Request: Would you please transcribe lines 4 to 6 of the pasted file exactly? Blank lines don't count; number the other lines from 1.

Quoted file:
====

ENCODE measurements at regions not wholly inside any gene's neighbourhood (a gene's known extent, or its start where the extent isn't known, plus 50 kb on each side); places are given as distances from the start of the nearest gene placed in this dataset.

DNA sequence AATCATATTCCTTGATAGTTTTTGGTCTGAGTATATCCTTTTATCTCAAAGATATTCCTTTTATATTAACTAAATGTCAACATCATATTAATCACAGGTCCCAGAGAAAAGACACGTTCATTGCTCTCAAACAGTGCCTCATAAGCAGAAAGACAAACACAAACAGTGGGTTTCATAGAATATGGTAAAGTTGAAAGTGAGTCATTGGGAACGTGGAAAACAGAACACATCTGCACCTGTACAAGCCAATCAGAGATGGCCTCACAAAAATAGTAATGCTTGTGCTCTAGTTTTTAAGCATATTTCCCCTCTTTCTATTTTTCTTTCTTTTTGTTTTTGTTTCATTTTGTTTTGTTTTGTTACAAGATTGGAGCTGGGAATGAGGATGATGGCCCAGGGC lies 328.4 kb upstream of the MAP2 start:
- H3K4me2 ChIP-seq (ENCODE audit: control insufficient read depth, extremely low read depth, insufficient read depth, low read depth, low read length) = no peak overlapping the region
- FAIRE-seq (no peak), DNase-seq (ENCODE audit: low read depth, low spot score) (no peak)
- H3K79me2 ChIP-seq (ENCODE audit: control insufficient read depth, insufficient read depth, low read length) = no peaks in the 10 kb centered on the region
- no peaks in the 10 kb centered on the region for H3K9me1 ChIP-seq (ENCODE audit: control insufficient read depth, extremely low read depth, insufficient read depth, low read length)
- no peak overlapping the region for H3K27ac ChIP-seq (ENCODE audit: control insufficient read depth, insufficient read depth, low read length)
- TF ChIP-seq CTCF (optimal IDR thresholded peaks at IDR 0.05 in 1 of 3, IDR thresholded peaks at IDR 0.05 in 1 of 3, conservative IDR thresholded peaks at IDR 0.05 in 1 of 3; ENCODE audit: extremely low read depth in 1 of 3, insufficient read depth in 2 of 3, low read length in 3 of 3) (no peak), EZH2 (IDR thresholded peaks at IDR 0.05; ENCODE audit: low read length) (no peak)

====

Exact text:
- FAIRE-seq (no peak), DNase-seq (ENCODE audit: low read depth, low spot score) (no peak)
- H3K79me2 ChIP-seq (ENCODE audit: control insufficient read depth, insufficient read depth, low read length) = no peaks in the 10 kb centered on the region
- no peaks in the 10 kb centered on the region for H3K9me1 ChIP-seq (ENCODE audit: control insufficient read depth, extremely low read depth, insufficient read depth, low read length)